At Seaside High School, the Spanglish Club helps bridge the gap between American and Hispanic cultures by emphasizing positive aspects of both and, especially, the value of being bilingual and multicultural.

Dorota Haber-Lehigh, whose focus is English Language Learners, started the Spanglish Club about eight years ago with instructional assistant and co-adviser Leticia Campos as a way for students to experience and learn to appreciate cultural diversity.

“My main idea is creating opportunities for students to see different worldviews or different perspectives on life,” Haber-Lehigh said. “There’s no one way to see the world.”

The club is heavily centered on field trips and activities, with meetings taking place sporadically. While the group is open to all students, most of the participants are Hispanic and speak English as a second language.

An important tradition for the Spanglish Club is a trip to the annual César E. Chávez Leadership Conference at Western Oregon University in Monmouth. This year, six students attended the conference in early March. During the conference, the students attended workshops, listened to speakers, viewed exhibits and learned about current civil rights issues. After attending the conference, the students gave a presentation about what they learned during an assembly at Seaside High.

Additionally, Haber-Lehigh said she finds it important for current high school students to interact with their peers who have advanced to college. Once per year, the Spanglish Club members meet with the Latino Club at Clatsop Community College. The high school and college students spend a day together, sharing their personal stories and experiences, touring the college campus, eating lunch and doing other activities. The most recent trip was scheduled for April 12.

Some of the high school students may be the first person in their families to go to college – or even graduate high school, Haber-Lehigh said.

“For them to see one of their peers at Clatsop, it’s a huge inspiration or push,” she said.

In addition to celebrating the Hispanic culture, Haber-Lehigh also wants her students to become comfortable with aspects of the American culture that may not be normal in their native countries. For instance, volunteerism is an honored pastime in America and a part of the curriculum for Seaside students, whereas in other countries it might be frowned upon because it is perceived as taking away work from other people, Haber-Lehigh said. In the fall, she took her Spanglish Club members to Green Angel Gardens and Sustainable Living Center in Long Beach, Washington, to volunteer for a few hours.

“It’s good to show them in a structured environment what volunteering is all about,” she said.

Aside from external activities, the group also works within the school to share Hispanic heritage with the whole student body. During holidays, the Spanglish Club celebrates by making Hispanic crafts or serving a special dish, like tres leches cake, to all the students so they can experience something new.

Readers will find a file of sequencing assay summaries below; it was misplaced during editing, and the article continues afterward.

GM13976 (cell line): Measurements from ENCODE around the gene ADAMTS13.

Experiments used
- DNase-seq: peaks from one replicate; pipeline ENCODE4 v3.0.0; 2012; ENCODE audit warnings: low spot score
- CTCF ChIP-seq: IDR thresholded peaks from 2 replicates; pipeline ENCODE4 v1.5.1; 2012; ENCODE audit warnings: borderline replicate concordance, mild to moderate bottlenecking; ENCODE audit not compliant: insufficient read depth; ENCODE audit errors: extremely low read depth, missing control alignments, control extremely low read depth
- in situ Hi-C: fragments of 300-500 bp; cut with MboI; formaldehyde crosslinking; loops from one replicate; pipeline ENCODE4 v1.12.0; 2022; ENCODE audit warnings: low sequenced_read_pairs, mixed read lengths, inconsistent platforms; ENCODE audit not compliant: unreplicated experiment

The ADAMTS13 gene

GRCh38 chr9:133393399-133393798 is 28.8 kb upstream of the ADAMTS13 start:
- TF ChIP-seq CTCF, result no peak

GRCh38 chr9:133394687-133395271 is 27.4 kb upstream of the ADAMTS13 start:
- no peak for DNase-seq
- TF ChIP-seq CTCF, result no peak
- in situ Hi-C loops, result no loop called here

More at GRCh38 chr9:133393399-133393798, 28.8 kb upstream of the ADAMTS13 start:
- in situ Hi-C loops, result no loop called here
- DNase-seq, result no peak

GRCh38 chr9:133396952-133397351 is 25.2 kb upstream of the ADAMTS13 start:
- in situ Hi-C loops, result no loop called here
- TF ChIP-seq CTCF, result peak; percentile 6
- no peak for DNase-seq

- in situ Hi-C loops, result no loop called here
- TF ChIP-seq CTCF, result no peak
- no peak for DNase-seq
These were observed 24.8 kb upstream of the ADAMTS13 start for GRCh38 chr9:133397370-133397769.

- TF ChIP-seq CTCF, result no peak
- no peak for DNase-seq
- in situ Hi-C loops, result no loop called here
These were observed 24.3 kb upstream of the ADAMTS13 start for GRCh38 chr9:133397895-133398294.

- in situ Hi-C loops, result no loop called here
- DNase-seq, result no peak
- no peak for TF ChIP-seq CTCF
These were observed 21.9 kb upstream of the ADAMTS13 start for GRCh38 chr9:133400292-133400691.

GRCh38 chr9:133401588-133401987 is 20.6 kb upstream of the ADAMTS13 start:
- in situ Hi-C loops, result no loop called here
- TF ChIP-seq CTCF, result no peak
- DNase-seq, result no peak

“We try to reach out to other groups,” Haber-Lehigh said.

On April 6, the students sold quesadillas — made with homemade tortillas — as a fundraiser to offset the cost of attending the upcoming Cinco de Mayo Fiesta in Portland. The group also plans to sell hot cocoa and cookies during parent-teacher conferences as a fundraiser.

The Portland Cinco de Mayo Fiesta is about more than eating tacos and going on rides, Haber-Lehigh said. As one of Oregon’s largest multicultural festivals, the event features authentic Hispanic food and entertainment and a naturalization ceremony. Usually about 50 students from Seaside attend the festival.

When Haber-Lehigh started taking students to the Cinco de Mayo Festival — which was before establishing Spanglish Club — the local area offered few multicultural activities and events.

“I wanted them to see their culture and who they are reflected in the community so they feel accepted,” she said. “It makes them feel proud, versus being dismissed.”

Instilling a sense of pride is a key objective of the Spanglish Club. It is valuable to be bilingual and have connections to several cultures, said Haber-Lehigh, who was born and raised in Poland and whose ability to speak several languages has been important.

“It’s not a deficit being bilingual — it’s a benefit,” she said.

In particular, it allows students to thrive in their current environment but maintain ties to parents, grandparents and other family members. Haber-Lehigh wants to encourage her students to feel comfortable with who they are and help them feel accepted, as “you are not going to be happy and contributing if you’re feeling marginalized,” she said.

Every couple years, Haber-Lehigh tries to obtain grant money to bring larger multicultural events to the high school. Some past events have included appearances by Miracle Theatre Group of Portland, St. Johns Ballet Folklorico and Grupo Condor, which taught about native Latin American instruments and traditional musical styles.

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